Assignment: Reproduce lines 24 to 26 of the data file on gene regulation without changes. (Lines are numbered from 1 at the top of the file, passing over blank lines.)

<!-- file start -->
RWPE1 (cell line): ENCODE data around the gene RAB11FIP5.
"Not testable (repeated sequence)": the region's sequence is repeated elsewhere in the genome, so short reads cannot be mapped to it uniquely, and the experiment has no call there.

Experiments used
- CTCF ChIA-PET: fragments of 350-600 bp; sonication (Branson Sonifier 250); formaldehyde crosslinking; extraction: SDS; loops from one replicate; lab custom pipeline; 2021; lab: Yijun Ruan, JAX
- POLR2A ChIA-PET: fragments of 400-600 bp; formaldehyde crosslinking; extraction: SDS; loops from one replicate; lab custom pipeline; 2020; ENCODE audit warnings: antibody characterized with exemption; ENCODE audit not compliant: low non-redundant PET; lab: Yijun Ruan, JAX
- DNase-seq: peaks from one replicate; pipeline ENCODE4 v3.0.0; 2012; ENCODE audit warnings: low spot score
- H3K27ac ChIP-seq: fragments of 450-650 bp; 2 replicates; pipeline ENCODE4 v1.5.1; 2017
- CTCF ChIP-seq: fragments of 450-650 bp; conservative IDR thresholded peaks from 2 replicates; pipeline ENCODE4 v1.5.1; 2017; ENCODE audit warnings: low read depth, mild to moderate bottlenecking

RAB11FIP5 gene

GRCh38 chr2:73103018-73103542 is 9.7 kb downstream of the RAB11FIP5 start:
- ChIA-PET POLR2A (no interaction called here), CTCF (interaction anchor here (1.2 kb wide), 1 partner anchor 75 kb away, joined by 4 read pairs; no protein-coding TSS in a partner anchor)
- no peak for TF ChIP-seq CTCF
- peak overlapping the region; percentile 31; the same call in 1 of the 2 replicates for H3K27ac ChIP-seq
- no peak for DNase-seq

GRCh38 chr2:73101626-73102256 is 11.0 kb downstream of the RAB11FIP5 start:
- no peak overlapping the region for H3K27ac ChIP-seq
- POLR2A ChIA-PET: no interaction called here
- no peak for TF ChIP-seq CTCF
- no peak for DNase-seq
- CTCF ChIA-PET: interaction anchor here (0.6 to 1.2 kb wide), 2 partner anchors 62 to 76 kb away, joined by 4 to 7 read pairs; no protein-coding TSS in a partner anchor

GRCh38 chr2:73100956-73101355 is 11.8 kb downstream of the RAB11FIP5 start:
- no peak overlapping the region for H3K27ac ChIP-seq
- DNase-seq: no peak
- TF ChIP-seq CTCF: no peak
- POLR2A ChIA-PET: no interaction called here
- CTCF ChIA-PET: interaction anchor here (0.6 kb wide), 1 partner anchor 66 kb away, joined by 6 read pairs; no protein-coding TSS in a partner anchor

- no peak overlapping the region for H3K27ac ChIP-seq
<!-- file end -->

- TF ChIP-seq CTCF: no peak
- POLR2A ChIA-PET: no interaction called here
- CTCF ChIA-PET: interaction anchor here (0.6 kb wide), 1 partner anchor 66 kb away, joined by 6 read pairs; no protein-coding TSS in a partner anchor